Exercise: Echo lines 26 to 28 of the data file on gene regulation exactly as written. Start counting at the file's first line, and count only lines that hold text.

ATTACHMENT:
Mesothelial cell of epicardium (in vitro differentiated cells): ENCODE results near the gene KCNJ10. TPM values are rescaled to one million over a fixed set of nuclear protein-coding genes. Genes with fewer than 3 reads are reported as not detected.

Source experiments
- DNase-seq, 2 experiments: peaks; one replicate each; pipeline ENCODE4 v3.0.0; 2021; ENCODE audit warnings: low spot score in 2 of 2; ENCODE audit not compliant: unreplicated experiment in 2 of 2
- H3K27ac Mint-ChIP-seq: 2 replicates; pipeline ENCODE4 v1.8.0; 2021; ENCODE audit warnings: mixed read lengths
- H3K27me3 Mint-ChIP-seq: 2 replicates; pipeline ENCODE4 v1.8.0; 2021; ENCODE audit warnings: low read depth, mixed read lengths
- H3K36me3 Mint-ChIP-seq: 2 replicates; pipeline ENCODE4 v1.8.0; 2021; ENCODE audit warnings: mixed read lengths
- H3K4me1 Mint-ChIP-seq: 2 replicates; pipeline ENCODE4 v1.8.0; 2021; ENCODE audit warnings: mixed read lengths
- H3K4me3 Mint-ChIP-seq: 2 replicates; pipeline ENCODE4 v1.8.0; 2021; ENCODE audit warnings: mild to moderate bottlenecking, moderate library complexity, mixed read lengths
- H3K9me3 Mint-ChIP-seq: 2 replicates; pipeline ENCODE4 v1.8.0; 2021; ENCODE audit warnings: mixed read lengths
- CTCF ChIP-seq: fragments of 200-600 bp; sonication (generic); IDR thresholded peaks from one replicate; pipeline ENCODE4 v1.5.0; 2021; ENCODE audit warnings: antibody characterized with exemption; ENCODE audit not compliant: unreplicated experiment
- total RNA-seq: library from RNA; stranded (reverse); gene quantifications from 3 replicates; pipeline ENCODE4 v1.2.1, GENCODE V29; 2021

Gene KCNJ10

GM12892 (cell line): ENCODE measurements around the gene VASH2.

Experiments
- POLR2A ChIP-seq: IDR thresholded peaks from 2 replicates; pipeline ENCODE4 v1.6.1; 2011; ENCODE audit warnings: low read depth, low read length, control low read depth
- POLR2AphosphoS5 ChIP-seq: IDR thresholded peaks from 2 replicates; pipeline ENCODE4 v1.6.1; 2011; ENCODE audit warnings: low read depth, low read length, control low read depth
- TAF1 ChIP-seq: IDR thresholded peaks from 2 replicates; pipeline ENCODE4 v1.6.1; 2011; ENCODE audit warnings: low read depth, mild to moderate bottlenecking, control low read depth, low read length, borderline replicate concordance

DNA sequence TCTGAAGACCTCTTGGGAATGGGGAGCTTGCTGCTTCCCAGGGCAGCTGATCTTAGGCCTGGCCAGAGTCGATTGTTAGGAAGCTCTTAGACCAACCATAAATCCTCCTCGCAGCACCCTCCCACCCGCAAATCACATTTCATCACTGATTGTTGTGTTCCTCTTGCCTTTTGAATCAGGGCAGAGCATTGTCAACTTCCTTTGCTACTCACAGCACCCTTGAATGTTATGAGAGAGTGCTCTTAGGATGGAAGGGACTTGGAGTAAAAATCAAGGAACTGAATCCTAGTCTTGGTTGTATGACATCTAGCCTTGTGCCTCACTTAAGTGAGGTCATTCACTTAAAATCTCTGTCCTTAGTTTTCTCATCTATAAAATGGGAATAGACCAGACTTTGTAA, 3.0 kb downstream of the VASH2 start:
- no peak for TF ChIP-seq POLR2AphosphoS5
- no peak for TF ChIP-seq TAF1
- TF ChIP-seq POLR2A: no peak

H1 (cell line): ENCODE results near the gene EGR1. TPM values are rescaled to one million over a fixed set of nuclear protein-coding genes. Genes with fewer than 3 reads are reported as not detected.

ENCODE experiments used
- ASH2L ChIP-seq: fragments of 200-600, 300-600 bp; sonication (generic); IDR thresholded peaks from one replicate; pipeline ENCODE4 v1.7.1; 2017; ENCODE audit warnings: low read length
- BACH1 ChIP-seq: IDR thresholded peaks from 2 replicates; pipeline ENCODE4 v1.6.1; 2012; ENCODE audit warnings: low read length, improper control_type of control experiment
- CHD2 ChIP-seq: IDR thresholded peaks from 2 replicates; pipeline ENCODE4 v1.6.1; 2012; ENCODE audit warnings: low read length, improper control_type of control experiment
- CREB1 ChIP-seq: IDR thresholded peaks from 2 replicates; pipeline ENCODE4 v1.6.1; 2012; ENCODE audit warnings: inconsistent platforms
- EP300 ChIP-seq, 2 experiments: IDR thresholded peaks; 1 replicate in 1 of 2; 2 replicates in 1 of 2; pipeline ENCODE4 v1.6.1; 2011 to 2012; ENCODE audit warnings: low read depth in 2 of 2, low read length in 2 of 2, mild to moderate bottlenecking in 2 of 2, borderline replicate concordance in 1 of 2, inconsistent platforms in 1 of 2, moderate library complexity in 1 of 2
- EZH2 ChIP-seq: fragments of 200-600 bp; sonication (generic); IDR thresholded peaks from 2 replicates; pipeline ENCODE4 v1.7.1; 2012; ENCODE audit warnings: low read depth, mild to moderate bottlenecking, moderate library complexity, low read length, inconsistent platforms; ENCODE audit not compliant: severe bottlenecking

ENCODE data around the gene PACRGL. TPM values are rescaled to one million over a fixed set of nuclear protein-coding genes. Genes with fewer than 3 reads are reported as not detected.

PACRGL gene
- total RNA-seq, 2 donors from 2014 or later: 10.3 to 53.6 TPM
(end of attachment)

- CHD2 ChIP-seq: IDR thresholded peaks from 2 replicates; pipeline ENCODE4 v1.6.1; 2012; ENCODE audit warnings: low read length, improper control_type of control experiment
- CREB1 ChIP-seq: IDR thresholded peaks from 2 replicates; pipeline ENCODE4 v1.6.1; 2012; ENCODE audit warnings: inconsistent platforms
- EP300 ChIP-seq, 2 experiments: IDR thresholded peaks; 1 replicate in 1 of 2; 2 replicates in 1 of 2; pipeline ENCODE4 v1.6.1; 2011 to 2012; ENCODE audit warnings: low read depth in 2 of 2, low read length in 2 of 2, mild to moderate bottlenecking in 2 of 2, borderline replicate concordance in 1 of 2, inconsistent platforms in 1 of 2, moderate library complexity in 1 of 2